Amongst the leaves

Amongst the leaves, Te Henui Cemetery.  3.06 pm, 2 April 2018

A supplicant cherub amongst fallen leaves – these being a common metaphor for poignant memory and les temps perdus. This simple image again makes use of contrasting blank spaces, as I have resisted the urge to crop it at top and left.  The limited palette adds considerably to the effect, assisted by the flat light of an overcast day.

The 85mm lens at close range has little inherent focal depth, but stopping down to a self-timed f16 has maximised the depth of field. Any gain here will  sharpen focus for a short distance in front of the focal point – in this case the tiny leaf directly in front of the figure – while increasing it over a much larger zone behind the object. The self-timer was set to the shortest time (2 secs) and I often use this aid with the 85mm, both for hand-held shots and with tripod.

Te Henui is the first of New Plymouth’s two main cemeteries; situated above the valley of the Te Henui Stream in rolling country typical of Taranaki, it was originally on the edge of town. The lower slopes are wooded, making the older sections of this cemetery notably rustic. However, interesting cameos such as the above were sparse. My time was not all spent on photography, as I was surprised to discover (quite by accident) the final resting places of two people who appear in the family history I am at work on.

Memento mori (“Remember, we all must die”)  presents a series of cameos from New Zealand cemeteries, illustrating memorable scenes or detail. Of course they have their melancholy aspect, but cemeteries retain a  strong human interest and convey an impressive sense of time’s long passage. Often (but not always) these aspects are matched with a park-like atmosphere of peace and calm.

1/250th sec at f16. Nikon 85mm; ISO 500

Memento mori 3: Sadly missed

Sadly missed

Sadly missed, Picton cemetery. 11.59 a.m, 14 April 2018

A striking cameo, illustrating colour composition. The two elements of the composition have been widely spaced, but there is just enough line and texture to hold the frame together. The simplicity of the image owes everything to the uncommon colour of the plastic flowers. As for the succinct inscription, those two short words are an effective final statement.  I did not see them used elsewhere here.

A short telephoto lens works well for this type of assignment. However a slower shutter speed using the self-timer would give better depth of focus for the inscription. I don’t always think through optimal manual settings – and here I was wary of camera shake, which 85mm exaggerates. My main object was good definition on the key feature.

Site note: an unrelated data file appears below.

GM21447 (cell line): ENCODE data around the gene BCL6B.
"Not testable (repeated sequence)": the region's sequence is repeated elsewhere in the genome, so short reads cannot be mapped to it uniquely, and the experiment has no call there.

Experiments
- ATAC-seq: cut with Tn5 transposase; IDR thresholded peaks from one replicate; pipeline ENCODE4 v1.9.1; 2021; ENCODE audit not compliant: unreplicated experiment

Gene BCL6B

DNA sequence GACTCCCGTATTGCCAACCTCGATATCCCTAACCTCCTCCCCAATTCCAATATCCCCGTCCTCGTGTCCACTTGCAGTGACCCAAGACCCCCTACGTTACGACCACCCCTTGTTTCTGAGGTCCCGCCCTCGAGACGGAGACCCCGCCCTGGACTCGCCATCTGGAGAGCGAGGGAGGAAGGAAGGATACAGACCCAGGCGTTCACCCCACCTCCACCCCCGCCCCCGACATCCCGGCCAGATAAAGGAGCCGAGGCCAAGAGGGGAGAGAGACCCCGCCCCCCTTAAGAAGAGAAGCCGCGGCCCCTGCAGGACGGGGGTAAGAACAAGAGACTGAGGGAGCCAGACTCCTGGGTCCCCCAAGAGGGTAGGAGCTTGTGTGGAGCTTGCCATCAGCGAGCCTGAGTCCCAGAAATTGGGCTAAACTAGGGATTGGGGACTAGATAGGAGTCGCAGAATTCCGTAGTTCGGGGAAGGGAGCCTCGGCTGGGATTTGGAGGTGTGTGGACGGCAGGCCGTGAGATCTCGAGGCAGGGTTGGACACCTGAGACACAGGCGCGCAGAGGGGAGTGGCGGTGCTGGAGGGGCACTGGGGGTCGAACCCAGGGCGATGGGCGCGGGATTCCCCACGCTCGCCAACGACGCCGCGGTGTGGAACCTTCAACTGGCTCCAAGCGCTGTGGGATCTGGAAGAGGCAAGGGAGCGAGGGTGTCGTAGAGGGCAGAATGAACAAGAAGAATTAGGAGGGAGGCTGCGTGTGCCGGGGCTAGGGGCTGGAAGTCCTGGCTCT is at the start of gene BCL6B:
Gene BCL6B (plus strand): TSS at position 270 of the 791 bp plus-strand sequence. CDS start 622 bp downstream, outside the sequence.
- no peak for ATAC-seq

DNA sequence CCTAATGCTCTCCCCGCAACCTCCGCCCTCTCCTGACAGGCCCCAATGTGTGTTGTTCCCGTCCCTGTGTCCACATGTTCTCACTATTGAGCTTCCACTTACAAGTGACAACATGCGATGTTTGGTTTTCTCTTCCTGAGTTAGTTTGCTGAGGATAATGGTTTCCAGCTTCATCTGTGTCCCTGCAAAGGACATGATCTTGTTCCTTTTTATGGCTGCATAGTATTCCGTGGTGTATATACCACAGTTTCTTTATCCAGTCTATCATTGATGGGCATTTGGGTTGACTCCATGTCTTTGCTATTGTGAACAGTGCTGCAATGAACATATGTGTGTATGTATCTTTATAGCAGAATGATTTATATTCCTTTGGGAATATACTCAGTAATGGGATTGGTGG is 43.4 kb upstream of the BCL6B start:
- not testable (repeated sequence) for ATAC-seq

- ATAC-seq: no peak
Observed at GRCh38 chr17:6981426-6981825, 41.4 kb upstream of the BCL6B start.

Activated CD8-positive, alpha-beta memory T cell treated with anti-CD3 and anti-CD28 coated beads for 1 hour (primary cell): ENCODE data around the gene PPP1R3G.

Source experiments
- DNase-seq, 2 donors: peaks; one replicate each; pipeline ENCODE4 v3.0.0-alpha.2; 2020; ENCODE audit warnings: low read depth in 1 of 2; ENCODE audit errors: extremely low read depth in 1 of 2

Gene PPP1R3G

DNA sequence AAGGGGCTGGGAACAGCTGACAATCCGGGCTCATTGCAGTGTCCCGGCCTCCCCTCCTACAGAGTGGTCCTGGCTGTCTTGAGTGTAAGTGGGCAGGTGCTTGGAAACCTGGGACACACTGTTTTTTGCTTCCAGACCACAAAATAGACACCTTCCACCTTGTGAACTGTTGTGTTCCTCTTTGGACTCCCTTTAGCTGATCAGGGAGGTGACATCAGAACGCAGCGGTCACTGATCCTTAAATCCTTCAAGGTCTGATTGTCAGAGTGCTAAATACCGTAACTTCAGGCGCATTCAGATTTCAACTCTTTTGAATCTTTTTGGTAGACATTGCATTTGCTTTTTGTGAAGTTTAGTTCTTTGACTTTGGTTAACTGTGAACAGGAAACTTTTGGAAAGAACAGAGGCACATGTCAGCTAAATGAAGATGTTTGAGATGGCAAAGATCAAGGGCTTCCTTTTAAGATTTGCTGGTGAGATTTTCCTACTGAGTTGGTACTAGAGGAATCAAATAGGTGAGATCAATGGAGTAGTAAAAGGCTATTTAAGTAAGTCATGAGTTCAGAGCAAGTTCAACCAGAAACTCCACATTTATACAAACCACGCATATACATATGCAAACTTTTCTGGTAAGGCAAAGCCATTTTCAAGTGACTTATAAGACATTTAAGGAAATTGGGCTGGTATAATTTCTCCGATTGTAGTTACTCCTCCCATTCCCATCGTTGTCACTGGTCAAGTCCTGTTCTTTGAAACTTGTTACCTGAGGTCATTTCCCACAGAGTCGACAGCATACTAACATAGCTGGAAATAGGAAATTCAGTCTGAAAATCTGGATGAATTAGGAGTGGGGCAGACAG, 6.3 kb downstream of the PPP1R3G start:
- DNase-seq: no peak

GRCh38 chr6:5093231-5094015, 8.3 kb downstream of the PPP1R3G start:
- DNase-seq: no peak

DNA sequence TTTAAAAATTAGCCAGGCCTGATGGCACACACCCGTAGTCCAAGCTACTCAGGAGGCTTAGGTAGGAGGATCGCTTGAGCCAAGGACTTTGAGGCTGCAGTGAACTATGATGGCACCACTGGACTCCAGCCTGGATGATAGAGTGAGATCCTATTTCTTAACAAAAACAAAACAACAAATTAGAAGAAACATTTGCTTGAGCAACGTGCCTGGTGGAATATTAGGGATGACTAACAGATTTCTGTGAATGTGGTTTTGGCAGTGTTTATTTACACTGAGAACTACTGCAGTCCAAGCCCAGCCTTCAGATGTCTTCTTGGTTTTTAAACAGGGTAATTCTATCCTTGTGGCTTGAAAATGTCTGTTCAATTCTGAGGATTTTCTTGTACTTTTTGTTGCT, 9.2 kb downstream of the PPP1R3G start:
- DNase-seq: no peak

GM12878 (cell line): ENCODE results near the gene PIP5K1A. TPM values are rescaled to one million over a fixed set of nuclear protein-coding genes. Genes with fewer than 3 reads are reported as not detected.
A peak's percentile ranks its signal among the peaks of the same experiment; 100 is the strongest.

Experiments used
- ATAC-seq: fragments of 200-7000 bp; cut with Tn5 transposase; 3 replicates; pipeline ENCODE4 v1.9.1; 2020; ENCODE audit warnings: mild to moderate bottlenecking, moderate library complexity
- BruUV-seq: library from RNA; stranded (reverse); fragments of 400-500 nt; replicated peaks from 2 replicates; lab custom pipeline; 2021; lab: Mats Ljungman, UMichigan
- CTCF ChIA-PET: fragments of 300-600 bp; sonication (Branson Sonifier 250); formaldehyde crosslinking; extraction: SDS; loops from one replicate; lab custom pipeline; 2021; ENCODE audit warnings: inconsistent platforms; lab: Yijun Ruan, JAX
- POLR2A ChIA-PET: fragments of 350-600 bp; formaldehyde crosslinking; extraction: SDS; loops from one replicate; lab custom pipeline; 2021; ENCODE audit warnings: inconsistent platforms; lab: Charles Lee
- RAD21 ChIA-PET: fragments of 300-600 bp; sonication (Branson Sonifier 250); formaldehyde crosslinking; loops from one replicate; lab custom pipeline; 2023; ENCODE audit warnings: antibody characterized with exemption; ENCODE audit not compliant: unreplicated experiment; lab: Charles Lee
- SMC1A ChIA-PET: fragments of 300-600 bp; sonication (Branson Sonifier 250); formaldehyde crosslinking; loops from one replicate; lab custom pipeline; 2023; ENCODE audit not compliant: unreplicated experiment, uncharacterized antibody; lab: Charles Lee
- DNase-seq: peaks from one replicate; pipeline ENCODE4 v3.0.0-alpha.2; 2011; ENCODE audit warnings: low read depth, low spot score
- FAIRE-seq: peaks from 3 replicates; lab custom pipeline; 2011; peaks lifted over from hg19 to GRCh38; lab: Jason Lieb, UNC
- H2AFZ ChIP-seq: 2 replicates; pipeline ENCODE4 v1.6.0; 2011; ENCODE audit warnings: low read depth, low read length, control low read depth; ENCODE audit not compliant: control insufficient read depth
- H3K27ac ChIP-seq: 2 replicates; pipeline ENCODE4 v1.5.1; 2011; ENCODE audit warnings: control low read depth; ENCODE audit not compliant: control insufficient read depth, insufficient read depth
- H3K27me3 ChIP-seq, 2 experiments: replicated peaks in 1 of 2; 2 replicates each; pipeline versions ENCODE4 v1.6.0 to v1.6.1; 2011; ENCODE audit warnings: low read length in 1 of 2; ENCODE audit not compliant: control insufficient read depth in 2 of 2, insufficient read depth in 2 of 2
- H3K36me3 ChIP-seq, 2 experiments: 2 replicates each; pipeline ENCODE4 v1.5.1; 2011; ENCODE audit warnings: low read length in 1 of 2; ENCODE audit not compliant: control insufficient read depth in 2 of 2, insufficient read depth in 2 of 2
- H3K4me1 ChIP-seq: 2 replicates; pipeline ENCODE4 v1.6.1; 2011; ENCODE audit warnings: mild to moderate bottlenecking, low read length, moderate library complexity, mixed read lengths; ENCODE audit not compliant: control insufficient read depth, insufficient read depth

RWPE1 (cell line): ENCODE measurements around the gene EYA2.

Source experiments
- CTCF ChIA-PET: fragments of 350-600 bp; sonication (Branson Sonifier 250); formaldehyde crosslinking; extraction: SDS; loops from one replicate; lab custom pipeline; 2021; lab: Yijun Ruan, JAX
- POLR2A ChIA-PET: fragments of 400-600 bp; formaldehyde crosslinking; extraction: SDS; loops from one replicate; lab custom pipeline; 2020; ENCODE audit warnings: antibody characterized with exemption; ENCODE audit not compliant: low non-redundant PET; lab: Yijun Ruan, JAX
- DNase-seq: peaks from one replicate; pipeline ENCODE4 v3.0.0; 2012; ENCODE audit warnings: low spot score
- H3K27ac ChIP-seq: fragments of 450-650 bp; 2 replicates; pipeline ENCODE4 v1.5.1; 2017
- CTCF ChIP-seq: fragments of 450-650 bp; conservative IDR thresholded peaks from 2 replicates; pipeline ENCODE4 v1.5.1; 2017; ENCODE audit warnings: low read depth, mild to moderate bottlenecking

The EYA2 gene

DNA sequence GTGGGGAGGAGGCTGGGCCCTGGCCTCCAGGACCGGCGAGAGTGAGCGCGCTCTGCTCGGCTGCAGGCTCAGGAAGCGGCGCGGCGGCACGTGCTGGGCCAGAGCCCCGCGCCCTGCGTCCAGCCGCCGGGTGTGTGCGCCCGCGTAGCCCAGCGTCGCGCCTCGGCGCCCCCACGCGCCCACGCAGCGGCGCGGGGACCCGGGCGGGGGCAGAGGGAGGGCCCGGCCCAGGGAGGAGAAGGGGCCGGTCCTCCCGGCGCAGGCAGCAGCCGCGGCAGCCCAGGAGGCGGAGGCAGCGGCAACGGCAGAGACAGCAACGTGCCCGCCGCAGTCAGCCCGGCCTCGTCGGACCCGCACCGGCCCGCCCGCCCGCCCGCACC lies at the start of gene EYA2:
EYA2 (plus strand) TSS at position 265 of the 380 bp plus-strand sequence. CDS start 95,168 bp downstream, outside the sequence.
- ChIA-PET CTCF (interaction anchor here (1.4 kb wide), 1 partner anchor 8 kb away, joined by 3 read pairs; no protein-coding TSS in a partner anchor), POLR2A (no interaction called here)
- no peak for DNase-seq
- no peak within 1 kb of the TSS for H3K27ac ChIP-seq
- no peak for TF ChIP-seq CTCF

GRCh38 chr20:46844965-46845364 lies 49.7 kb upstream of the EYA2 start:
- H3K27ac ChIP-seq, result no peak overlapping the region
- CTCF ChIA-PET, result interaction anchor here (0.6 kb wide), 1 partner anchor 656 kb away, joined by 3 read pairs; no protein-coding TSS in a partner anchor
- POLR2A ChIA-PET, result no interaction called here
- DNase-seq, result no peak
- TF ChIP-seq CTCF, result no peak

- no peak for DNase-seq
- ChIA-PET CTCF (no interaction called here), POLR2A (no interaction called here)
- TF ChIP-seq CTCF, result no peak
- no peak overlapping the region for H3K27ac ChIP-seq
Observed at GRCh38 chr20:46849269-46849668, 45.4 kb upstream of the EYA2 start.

The drainage built into the site is proof that this cemetery is perched terrace by terrace on a steep hillside. This is not at all unexpected in Picton, a ferry town surrounded by high hills, where flat land is at a premium. The Latin tag “Memento mori” is a shorthand reference to the inevitable mortality we each face.

1/500th sec at f4.5. Nikon 85mm; ISO 500

Memento mori 2: Kettle angel child

Kettle angel child, Greymouth cemetery.
Kettle angel child, Greymouth cemetery. 6.06pm, 10 April 2018

Rarely have I taken such a strange, otherworldly scene such as this. The funereal gold, grey and alabaster are relieved only by the faint sunset and the industrial background. In using flash I could easily have hand-held the shot; instead I struggled to compose on a tripod (already set up for long exposure possibilities). Flash is ideal for highlighting form over colour, but its great powers of definition involve high contrast, which I have softened here in post-processing. Twilight alone would not have chiselled the angel child nor have gilded the name so remarkably.

Memento mori: Latin for “Remember that we all have to die”, a reflection on our respective entrances and exits from the long-running Stage of Life. Of course “We are born alone … and die alone”, but what really matters is that these existential bookends happen gently, and with loving support.

1/250th sec at f8. 50mm; ISO 250

Memento mori 1: Angel at sunset

Angel at sunset, Karoro Cemetery, Greymouth
Angel at sunset, Karoro Cemetery, Greymouth. 6.21pm, 10 April 2018

I have begun a new project: a series of cameos from New Zealand cemeteries, taken by day and night, styled under the Latin term above. No longer a common phrase, memento mori  translates to “Remember that you have to die”, meant as a reflection on our inevitable mortality. Cemeteries, and particularly older ones, are sanitised theme parks testifying to this hugely inconvenient fact.

They are also places where one can nod to one’s ancestors and their collaterals, witness innumerable past lives (some long; many short) and war casualties, and see unusual sculptural forms. It is generally the only place where Westerners can encounter angels, which are very distinctive forms and ones I rather like.

There are two main challenges here, the main one being to balance the flash with the steadily fading daylight – this requires an effort with aperture selection and distance, owing to flash fall-off. For example I would’ve preferred f8 or f11 (rather than f5.6) for better depth of focus, but these weren’t practicable because the flash was not so strong at that distance. The second consideration is to crop surnames from headstones wherever possible, although occasionally a single distinctive name adds to the effect, as we shall see in due course.

Karoro Cemetery is on Greymouth’s outskirts; it is a large and open setting, on a long, flattish terrace; we walked there in a roundabout way from the holiday park below.  My Thai companions walked through the place  reluctantly, from cultural apprehensions, and did not linger. However I found plenty of interest, as night gradually fell.

1/250th sec at f5.6; Nikon 85mm; ISO 250